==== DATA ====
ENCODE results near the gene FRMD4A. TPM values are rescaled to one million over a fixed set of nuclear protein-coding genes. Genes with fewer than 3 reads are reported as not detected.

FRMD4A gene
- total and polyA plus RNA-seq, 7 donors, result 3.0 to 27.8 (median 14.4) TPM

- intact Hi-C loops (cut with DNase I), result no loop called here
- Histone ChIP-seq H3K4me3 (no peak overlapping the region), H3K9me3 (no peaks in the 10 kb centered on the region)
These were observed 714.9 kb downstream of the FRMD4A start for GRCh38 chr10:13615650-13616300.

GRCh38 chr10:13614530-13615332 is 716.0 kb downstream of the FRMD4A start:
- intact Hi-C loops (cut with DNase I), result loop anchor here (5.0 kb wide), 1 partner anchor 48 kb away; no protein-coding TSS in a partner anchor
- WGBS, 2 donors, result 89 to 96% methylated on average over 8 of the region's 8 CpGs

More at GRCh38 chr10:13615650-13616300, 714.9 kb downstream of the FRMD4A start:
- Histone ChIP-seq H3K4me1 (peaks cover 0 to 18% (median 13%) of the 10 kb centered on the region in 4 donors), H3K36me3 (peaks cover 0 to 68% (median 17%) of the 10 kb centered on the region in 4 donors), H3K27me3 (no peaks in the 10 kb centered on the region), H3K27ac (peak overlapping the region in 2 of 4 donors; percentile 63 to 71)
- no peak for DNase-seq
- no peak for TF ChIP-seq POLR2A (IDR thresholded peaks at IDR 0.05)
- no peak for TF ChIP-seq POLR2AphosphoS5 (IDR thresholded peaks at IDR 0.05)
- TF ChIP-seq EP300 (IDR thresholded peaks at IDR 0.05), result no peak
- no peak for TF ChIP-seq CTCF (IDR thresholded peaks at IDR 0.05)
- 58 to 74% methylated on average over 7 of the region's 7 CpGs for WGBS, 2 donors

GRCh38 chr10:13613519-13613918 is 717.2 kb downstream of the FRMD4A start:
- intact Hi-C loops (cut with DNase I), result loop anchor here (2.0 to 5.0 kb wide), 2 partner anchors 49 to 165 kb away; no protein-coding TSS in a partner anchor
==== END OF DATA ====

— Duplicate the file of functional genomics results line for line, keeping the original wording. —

ENCODE results near the gene FRMD4A. TPM values are rescaled to one million over a fixed set of nuclear protein-coding genes. Genes with fewer than 3 reads are reported as not detected.

FRMD4A gene
- total and polyA plus RNA-seq, 7 donors, result 3.0 to 27.8 (median 14.4) TPM

- intact Hi-C loops (cut with DNase I), result no loop called here
- Histone ChIP-seq H3K4me3 (no peak overlapping the region), H3K9me3 (no peaks in the 10 kb centered on the region)
These were observed 714.9 kb downstream of the FRMD4A start for GRCh38 chr10:13615650-13616300.

GRCh38 chr10:13614530-13615332 is 716.0 kb downstream of the FRMD4A start:
- intact Hi-C loops (cut with DNase I), result loop anchor here (5.0 kb wide), 1 partner anchor 48 kb away; no protein-coding TSS in a partner anchor
- WGBS, 2 donors, result 89 to 96% methylated on average over 8 of the region's 8 CpGs

More at GRCh38 chr10:13615650-13616300, 714.9 kb downstream of the FRMD4A start:
- Histone ChIP-seq H3K4me1 (peaks cover 0 to 18% (median 13%) of the 10 kb centered on the region in 4 donors), H3K36me3 (peaks cover 0 to 68% (median 17%) of the 10 kb centered on the region in 4 donors), H3K27me3 (no peaks in the 10 kb centered on the region), H3K27ac (peak overlapping the region in 2 of 4 donors; percentile 63 to 71)
- no peak for DNase-seq
- no peak for TF ChIP-seq POLR2A (IDR thresholded peaks at IDR 0.05)
- no peak for TF ChIP-seq POLR2AphosphoS5 (IDR thresholded peaks at IDR 0.05)
- TF ChIP-seq EP300 (IDR thresholded peaks at IDR 0.05), result no peak
- no peak for TF ChIP-seq CTCF (IDR thresholded peaks at IDR 0.05)
- 58 to 74% methylated on average over 7 of the region's 7 CpGs for WGBS, 2 donors

GRCh38 chr10:13613519-13613918 is 717.2 kb downstream of the FRMD4A start:
- intact Hi-C loops (cut with DNase I), result loop anchor here (2.0 to 5.0 kb wide), 2 partner anchors 49 to 165 kb away; no protein-coding TSS in a partner anchor